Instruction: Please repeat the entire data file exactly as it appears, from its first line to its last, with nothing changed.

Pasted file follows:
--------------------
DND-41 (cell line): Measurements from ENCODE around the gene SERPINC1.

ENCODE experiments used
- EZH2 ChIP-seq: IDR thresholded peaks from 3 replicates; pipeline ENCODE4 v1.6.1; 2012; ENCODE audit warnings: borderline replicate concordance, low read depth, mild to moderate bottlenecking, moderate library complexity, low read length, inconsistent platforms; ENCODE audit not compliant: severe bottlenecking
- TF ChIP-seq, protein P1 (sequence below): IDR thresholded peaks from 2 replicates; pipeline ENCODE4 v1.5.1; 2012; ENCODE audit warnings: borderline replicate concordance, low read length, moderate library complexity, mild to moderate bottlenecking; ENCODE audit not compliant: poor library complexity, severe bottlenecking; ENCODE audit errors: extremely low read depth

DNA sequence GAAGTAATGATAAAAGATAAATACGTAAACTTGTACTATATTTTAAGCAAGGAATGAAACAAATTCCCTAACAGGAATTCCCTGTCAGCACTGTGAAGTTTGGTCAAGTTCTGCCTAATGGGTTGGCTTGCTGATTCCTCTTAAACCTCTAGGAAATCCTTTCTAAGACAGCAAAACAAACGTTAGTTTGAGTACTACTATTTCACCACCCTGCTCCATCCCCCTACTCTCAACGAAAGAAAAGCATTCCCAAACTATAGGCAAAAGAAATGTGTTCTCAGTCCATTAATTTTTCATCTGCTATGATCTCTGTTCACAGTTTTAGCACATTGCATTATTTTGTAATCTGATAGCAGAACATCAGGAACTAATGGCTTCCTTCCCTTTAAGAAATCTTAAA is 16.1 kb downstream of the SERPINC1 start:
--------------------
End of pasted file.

DND-41 (cell line): Measurements from ENCODE around the gene SERPINC1.

ENCODE experiments used
- EZH2 ChIP-seq: IDR thresholded peaks from 3 replicates; pipeline ENCODE4 v1.6.1; 2012; ENCODE audit warnings: borderline replicate concordance, low read depth, mild to moderate bottlenecking, moderate library complexity, low read length, inconsistent platforms; ENCODE audit not compliant: severe bottlenecking
- TF ChIP-seq, protein P1 (sequence below): IDR thresholded peaks from 2 replicates; pipeline ENCODE4 v1.5.1; 2012; ENCODE audit warnings: borderline replicate concordance, low read length, moderate library complexity, mild to moderate bottlenecking; ENCODE audit not compliant: poor library complexity, severe bottlenecking; ENCODE audit errors: extremely low read depth

DNA sequence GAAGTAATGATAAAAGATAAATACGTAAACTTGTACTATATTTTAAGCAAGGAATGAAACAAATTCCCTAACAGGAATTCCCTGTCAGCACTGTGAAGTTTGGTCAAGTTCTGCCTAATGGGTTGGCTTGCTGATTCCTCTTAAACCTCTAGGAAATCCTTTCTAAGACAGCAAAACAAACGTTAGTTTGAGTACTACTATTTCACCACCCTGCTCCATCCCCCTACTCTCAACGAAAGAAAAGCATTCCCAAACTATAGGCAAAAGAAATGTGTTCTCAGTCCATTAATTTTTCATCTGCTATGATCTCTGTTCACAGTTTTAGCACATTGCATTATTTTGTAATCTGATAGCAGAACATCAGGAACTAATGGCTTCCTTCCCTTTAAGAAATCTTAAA is 16.1 kb downstream of the SERPINC1 start: